Her aunt, Lin Huiyin (1904-1955) is often cited as the first female architect in China; she was also a published writer and translator.

Lin's mother was a poet and professor of literature at Ohio State University, while her brother, Tan Lin, is a poet as well.

BRINGING OUTDOORS INSIDE

"Systematic Landscapes" is Lin's first major museum show in a decade. In between, she has done a good number of outdoor works, many monumental, such as the newly completed "wave field" at the Storm King Art Center in Mountainville, N.Y., which consists of long rows of 11-to 15-foot-tall mounds, encompassing about 230,000 square feet.

"I wanted the work in the show to relate to the landscape. I was thinking: How could I do this within the confines of a museum?"

In one sense, the answer was simple: Create forms of landscape for interior spaces. But in another way, given her far-reaching ambitions in terms of media and themes, the works in this show have taken on a complex life.

Her love of concept or system is evident in "2 x 4 Landscape," which consists of upright two-by-fours that form the landscape with a dramatic rise. She used a computer program to calculate how to make the components fit the contour of the constructed terrain.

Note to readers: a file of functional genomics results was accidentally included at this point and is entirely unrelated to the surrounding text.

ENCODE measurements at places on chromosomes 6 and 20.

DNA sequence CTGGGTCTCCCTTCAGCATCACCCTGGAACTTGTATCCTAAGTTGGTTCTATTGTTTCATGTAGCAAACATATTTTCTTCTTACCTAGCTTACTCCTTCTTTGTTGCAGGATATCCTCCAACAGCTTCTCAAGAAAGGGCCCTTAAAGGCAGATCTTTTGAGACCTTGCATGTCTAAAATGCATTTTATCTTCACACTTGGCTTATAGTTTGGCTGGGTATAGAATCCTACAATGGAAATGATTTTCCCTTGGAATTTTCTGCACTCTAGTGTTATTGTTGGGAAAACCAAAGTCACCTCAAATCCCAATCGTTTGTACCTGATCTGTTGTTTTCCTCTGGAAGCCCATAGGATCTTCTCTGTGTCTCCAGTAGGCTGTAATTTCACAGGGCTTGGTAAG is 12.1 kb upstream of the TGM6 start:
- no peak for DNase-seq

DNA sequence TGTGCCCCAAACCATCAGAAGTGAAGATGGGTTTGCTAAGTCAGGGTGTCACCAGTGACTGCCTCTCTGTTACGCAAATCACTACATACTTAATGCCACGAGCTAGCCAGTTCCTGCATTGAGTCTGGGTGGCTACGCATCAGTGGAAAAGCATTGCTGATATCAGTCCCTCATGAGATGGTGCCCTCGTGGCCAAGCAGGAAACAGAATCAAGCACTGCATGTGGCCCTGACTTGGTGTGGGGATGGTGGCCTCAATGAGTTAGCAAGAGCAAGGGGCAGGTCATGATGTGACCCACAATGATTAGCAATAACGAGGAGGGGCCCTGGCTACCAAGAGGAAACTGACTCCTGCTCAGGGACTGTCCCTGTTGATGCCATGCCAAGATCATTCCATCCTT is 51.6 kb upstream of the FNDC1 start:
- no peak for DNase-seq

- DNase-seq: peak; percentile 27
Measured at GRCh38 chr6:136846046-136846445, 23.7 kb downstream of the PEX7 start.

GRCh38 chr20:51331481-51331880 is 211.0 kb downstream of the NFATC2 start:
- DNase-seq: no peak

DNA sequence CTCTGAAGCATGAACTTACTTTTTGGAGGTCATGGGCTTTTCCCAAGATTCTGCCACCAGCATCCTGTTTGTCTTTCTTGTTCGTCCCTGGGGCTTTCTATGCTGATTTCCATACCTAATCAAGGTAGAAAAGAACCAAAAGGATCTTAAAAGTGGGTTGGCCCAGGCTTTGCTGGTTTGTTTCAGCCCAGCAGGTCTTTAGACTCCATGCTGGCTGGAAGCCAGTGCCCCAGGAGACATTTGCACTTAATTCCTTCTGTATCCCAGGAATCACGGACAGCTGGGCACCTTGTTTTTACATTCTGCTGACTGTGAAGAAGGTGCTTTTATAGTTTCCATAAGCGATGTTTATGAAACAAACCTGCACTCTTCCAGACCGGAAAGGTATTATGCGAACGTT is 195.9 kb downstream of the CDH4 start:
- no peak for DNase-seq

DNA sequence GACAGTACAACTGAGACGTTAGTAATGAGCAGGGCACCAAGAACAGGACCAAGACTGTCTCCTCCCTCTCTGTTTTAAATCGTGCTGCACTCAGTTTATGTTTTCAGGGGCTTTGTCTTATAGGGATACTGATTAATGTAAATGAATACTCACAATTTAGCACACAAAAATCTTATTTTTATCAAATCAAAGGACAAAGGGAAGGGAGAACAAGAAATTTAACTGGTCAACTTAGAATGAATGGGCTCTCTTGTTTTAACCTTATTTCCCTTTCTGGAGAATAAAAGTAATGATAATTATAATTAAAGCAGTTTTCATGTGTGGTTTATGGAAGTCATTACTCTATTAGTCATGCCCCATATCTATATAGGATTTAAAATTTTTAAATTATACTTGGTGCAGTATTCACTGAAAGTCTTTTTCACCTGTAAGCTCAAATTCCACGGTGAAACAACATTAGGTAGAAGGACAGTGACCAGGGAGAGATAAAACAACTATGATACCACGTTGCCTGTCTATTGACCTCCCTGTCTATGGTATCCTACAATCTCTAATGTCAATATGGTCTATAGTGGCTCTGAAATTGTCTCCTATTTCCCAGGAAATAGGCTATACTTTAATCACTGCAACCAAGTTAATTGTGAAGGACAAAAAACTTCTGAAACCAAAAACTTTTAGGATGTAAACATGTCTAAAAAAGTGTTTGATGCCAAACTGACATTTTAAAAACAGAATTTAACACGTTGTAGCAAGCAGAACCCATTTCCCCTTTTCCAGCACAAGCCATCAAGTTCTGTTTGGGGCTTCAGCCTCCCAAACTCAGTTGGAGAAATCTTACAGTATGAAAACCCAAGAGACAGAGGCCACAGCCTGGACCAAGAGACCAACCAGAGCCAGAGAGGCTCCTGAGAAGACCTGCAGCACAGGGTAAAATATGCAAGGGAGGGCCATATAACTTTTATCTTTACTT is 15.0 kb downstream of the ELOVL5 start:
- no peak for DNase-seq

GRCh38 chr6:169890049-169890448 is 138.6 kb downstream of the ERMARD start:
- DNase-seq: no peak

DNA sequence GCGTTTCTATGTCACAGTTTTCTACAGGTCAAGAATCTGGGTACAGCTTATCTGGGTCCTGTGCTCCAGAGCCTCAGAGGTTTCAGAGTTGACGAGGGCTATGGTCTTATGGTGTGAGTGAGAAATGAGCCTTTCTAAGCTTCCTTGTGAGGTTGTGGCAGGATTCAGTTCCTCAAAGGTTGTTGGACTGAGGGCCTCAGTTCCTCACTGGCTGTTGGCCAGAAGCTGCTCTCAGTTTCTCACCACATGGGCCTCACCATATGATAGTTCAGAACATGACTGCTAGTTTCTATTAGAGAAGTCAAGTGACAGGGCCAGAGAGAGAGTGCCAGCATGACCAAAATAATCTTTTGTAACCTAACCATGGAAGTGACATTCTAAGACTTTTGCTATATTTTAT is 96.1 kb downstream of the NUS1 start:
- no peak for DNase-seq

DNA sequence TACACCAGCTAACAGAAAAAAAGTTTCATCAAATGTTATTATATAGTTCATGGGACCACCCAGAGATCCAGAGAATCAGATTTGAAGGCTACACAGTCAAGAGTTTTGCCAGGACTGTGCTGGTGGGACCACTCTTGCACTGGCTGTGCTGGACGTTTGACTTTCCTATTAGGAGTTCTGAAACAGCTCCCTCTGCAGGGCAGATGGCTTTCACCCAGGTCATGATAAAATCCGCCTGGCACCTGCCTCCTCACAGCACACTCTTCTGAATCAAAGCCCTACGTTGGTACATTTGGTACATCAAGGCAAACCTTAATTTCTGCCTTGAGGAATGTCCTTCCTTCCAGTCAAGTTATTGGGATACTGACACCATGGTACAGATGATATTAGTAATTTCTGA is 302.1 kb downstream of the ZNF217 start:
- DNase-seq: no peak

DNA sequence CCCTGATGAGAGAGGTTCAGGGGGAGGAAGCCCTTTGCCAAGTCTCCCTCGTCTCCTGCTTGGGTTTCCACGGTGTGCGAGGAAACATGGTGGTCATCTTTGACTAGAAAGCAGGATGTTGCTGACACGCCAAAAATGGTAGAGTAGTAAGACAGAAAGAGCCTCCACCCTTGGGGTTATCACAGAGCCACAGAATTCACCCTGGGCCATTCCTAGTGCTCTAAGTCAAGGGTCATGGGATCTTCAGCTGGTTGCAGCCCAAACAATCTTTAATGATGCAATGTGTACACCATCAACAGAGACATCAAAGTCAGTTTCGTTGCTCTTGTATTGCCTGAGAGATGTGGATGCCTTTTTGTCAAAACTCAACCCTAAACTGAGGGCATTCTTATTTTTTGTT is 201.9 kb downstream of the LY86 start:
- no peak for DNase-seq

Lin has become increasingly enmeshed in environmental issues, a passion embedded in many of these works.

"I don't think I'm loud about it," says Lin. "I don't preach about issues. But I do want to be quietly subversive."

She does admit she'll become a little louder with "Missing," which she is calling her last monument. It's one of two works she's creating for the soon-to-be-completed quarters of the California Academy of Sciences in San Francisco. The other is a sculpture, "Above and Below," a grand-scale wire landscape of the floor of San Francisco Bay.

"Missing" will look at species that disappeared long ago and those that are doing so now. It will take multiple forms: a video installation, a book and a Web site. It will have its premiere on Earth Day next year.

No one should think that the completion of this monument will mean the end of publicly placed art by Lin. She has projects on tap from Las Vegas to China.

Most ambitious of all is the "Confluence Project." Since 2006, she's been overseeing (as lead artist) this $27 million effort at seven sites in Oregon and Washington. It was set in motion to mark the bicentennial of Lewis and Clark's expedition to the Northwest in 1803 to 1806. True to her aesthetics and politics, it involves changes to chosen places, most subtle and most done in cooperation with a host of others - from artist to architects to Indian tribal leaders. Completion is years away. But Lin, with her many years of working in public settings, knows that these kinds of undertakings require clear vision and unwavering patience.